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Yearly Archives: 2013
I have been pondering my assignment for the 25th JMAR anniversary panel that I will be taking part in next Friday.
It has made me think about the wider question of how do we “know what we know” about accounting more widely?
As far as I can see we have made it very difficult to learn much about this subject by our own actions and inactions.
To start, we teach our new initiates to our subject about a mechanical exercise in bookkeeping rather than a rendering of economic accounts and accountability of persons.
We teach what passes as theory of accounting ( financial normally) as a fourth year or masters level course for the initiates.
Our early year textbooks are barren of research references unlike any other social science discipline except perhaps law.
Then within our research community we take pride in our ignorance! Paradigamic concerns trump substantive knowledge about accounting knowledge at every turn. Never has a discipline been where willful ignorance has been gloried like it has been in accounting these past 25 years.
Doctoral programs have little or no real breathe elements. Generations of doctoral students can barely read research in adjacent areas of financial accounting research let alone across research traditions.
We acknowledge journals like JAE and JAR as allegedly leading fonts of knowledge in accounting – journals that can count on one finger the number of management accounting articles they publish in a year!!! Yet management accounting represents a huge portion of both the professoriate and the practice of accounting.
Finally we take no responsibility for this ourselves. We do as one former TAR Editor did on a panel where he proclaimed that if you did not have six working papers and a major paper forthcoming when you obtained your PhD, you should start looking for your second job immediately. there would be no way in XXYY that you would get tenure at the school you would soon be joining. But this was not his fault or his preference, he blamed “them” for it!!!
I hope 2014 might be the year that we may finally get our act together and begin to act as a mature social science discipline. The excuse that we are a young discipline is wearing a bit thin given we are now at least 50 years into the modern era of accounting research and teaching!!!!
That is my hope and my prayer for the NEW Year. Blessings upon all of my readers and peace and joy of the season, however you celebrate it, be upon you!!
Reading the front page of the Canadian Academic Accounting Association’s newsletter one would think the CAAA President was CAR editor in chief!!! He talks of the great location of the CAR Conference in Kingston (note to Jim – that the location that you told me was not my job to get but I digress ) and up to date statistics on CAR submissions. Indeed his entire front page column is about editorial matters – things he is suppose to have NOTHING to do with.
The goodness is that the editorial spat at CAR did not affect the quantity of submissions. It is great to know that I left CAR on a upward trajectory!!! But either the CAAA President is doing nothing on his own that warrants mentioning or there is a lot of political interference at CAR if the President (who I think last published a serious academic accounting paper in the middle of the final decade of the last century) devotes most of his column to CAR.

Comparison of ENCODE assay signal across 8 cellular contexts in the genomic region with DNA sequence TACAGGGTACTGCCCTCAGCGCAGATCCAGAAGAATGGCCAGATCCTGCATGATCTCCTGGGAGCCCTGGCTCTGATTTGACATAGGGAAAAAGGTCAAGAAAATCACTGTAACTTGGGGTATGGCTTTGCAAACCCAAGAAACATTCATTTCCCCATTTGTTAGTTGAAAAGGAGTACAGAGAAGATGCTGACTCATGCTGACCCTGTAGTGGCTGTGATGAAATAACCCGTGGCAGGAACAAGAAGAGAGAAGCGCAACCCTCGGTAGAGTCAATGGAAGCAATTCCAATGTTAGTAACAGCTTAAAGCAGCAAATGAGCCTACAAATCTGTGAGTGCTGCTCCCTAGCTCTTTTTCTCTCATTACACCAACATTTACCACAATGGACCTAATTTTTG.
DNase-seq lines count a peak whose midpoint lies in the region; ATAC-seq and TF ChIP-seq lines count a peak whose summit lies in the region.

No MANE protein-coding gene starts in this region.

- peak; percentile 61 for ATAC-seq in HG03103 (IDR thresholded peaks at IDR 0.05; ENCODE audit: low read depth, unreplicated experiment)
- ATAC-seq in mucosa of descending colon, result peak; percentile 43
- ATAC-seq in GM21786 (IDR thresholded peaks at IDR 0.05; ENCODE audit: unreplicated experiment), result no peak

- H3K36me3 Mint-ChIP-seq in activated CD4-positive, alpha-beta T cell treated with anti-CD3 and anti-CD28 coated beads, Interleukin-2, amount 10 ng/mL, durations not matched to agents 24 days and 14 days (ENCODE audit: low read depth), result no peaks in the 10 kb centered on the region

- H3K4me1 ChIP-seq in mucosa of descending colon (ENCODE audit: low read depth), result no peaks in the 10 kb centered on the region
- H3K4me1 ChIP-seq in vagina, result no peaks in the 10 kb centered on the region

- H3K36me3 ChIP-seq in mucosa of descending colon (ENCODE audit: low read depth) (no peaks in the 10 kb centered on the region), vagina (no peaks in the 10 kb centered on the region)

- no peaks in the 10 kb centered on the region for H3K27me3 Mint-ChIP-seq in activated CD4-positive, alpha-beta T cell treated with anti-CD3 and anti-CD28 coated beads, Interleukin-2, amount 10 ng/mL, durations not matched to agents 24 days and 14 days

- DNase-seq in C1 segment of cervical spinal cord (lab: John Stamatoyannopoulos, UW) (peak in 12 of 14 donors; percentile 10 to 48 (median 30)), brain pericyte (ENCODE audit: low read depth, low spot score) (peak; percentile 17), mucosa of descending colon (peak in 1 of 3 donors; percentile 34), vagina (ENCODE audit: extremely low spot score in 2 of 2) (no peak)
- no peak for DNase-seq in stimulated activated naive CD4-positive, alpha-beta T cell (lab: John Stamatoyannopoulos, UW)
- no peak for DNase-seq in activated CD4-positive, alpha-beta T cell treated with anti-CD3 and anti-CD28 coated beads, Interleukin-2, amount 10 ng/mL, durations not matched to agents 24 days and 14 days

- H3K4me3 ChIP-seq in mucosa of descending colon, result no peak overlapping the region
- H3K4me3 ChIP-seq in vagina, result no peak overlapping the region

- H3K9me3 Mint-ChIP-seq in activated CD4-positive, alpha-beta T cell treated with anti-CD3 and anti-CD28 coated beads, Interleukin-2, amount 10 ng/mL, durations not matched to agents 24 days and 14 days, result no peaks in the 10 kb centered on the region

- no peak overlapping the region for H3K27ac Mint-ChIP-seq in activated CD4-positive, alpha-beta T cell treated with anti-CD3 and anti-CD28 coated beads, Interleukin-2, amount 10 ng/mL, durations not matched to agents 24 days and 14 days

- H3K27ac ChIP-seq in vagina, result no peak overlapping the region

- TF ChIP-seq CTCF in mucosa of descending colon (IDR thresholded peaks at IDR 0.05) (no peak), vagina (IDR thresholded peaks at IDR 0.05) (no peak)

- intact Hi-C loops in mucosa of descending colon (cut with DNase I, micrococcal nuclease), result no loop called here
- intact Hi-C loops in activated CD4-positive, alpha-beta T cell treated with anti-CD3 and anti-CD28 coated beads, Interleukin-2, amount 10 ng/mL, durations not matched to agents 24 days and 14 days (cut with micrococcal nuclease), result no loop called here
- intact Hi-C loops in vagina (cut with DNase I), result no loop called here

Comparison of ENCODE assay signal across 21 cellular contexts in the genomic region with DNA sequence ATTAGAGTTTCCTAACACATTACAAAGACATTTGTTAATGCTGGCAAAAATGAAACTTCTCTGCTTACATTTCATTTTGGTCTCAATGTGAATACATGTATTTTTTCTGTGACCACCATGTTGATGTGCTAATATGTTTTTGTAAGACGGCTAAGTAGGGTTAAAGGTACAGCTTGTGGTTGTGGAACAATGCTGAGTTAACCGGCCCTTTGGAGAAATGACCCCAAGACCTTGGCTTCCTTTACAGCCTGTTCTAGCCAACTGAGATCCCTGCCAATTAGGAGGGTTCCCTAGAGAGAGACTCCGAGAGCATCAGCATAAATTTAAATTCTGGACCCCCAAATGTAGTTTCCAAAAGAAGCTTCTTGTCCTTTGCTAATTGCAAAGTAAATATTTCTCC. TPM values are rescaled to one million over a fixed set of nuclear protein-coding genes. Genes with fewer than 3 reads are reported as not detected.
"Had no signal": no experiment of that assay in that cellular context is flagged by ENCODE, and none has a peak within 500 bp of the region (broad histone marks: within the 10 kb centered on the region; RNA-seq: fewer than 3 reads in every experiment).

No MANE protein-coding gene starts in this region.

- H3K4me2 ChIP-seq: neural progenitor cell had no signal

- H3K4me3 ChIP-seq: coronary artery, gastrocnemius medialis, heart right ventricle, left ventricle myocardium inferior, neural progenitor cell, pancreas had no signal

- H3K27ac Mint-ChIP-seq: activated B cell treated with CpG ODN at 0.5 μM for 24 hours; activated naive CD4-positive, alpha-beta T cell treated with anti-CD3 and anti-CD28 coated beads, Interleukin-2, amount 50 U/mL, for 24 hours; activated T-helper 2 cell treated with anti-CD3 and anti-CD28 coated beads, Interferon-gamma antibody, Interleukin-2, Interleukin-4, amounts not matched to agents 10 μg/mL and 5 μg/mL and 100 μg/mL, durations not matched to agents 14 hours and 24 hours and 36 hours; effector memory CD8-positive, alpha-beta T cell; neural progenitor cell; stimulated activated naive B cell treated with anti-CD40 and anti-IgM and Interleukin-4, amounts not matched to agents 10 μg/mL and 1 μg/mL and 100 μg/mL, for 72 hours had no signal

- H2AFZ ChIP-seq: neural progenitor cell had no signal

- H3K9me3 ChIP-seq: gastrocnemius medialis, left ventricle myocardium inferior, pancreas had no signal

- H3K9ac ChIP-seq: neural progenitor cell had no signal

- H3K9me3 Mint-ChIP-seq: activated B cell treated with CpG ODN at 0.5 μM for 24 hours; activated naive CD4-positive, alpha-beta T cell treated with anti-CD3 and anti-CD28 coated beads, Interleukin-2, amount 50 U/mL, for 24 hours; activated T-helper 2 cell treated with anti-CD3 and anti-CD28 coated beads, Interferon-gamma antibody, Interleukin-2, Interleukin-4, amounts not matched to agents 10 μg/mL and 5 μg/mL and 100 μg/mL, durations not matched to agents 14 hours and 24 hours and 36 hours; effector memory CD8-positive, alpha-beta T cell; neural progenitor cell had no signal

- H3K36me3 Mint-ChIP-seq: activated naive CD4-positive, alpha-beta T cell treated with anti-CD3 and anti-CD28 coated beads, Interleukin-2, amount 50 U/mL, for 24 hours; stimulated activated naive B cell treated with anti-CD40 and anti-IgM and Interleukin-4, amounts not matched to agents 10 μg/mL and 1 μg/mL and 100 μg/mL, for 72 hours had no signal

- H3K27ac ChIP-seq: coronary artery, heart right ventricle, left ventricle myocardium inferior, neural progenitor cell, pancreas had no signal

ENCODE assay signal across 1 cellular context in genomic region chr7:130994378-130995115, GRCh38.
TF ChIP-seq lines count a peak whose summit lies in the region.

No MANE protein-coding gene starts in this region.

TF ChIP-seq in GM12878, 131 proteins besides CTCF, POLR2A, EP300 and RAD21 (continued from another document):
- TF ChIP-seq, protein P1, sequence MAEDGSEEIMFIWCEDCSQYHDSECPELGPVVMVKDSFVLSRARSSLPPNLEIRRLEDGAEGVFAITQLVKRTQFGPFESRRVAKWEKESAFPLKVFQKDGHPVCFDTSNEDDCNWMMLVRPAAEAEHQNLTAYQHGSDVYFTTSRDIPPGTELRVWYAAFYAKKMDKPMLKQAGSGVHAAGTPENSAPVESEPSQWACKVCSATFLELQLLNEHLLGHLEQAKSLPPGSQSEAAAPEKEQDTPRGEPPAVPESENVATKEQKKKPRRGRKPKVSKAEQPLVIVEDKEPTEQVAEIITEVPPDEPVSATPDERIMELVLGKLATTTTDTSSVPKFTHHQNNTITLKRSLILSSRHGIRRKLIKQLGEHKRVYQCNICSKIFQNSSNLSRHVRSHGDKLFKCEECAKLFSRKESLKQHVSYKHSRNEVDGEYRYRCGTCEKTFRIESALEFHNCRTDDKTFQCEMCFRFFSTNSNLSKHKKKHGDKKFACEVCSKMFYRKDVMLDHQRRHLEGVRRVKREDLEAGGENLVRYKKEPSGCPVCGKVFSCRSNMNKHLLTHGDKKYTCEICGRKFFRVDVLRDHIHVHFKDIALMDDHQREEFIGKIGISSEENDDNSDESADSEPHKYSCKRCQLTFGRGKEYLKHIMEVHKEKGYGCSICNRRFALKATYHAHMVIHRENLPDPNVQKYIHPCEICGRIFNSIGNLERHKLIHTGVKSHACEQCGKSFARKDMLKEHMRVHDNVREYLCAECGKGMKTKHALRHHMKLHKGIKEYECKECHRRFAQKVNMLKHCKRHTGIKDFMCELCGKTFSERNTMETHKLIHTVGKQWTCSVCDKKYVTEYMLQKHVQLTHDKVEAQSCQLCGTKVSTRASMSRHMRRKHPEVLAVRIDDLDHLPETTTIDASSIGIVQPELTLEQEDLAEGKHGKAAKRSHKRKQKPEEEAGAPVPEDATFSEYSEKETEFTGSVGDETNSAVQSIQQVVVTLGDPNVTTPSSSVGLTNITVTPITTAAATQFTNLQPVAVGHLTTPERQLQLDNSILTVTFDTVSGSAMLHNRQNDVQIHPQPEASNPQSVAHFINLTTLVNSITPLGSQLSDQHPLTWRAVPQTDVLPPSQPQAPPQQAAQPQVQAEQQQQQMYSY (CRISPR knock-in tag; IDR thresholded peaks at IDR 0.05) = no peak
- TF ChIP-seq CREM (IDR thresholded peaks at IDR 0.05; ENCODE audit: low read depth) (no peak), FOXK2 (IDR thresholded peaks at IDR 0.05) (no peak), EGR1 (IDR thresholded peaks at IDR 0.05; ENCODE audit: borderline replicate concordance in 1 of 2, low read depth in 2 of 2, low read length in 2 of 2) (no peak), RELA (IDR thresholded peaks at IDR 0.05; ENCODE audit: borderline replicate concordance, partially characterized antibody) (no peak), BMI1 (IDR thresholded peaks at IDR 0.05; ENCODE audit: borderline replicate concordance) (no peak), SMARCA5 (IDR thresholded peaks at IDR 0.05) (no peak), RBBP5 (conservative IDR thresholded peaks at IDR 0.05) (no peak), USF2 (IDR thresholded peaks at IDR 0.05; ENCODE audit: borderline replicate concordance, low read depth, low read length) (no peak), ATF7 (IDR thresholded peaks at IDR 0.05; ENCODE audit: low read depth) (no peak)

Am I being catty???? My cat Wilson has welcomed me to the species!!!!!
In what I found to be an interesting article, July 2013’s Accounting Organizations and Society features a paper on the “The tale of ARIA” (or the more provocative title is “Accounting academic elites: The tale of ARIA” – I wonder if the authors when coming up with titles like this just want to ensure their readership is only those from the critical school – but I digress).
ARIA – Accounting Researchers International Association – was founded by a group of normative accounting researchers in 1974. No doubt it was a reaction to the onslaught of positive empirical research that was rising steadily in the then handful of accounting journals in the first round of paradigm wars to sweep our discipline.
These were researchers such as Yuji Iijiri, Robert Sterling and the like would wanted to reason about what accounting should be from a deductive principles based approach with as little a node to empirical research as they could get away with.
This earned them the title, from the positivist empirical camp, of the “arm-chair researchers.”
Anyhow, the story of how this group of what was in their day some of the leading lights of the academic accounting profession’s attempt to maintain their research tradition in light of the positivist revolution in accounting research is instructive.
It also, at least to me, gives me some insights as to why an earlier generation of positivists researchers reacted so negatively to qualitative methodology based research. More on this later.
In any case the 19 year history of ARIA is an interesting read albeit as usual I recommend a quick scanning of the theory section unless you want an incomplete tutorial on Bourdieu’s social theory. pp. 370 onward tells and analyzes the story of this very interesting organization that was dedicated to what became a rearguard action as all the leading accounting journals but a couple, became to be completely dominated by positivist researchers.